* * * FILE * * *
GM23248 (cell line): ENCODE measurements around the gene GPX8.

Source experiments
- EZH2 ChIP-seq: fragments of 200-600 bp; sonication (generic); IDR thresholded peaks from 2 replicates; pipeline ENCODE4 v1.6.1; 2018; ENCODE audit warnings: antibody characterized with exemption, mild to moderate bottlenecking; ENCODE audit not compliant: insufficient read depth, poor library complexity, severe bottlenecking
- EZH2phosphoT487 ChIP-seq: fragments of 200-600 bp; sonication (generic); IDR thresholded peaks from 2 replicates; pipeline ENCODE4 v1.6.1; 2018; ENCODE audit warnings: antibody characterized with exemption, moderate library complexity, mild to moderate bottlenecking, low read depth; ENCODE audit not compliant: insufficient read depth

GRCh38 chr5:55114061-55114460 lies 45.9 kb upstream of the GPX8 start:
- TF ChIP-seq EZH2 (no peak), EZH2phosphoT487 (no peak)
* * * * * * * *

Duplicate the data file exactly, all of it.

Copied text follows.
GM23248 (cell line): ENCODE measurements around the gene GPX8.

Source experiments
- EZH2 ChIP-seq: fragments of 200-600 bp; sonication (generic); IDR thresholded peaks from 2 replicates; pipeline ENCODE4 v1.6.1; 2018; ENCODE audit warnings: antibody characterized with exemption, mild to moderate bottlenecking; ENCODE audit not compliant: insufficient read depth, poor library complexity, severe bottlenecking
- EZH2phosphoT487 ChIP-seq: fragments of 200-600 bp; sonication (generic); IDR thresholded peaks from 2 replicates; pipeline ENCODE4 v1.6.1; 2018; ENCODE audit warnings: antibody characterized with exemption, moderate library complexity, mild to moderate bottlenecking, low read depth; ENCODE audit not compliant: insufficient read depth

GRCh38 chr5:55114061-55114460 lies 45.9 kb upstream of the GPX8 start:
- TF ChIP-seq EZH2 (no peak), EZH2phosphoT487 (no peak)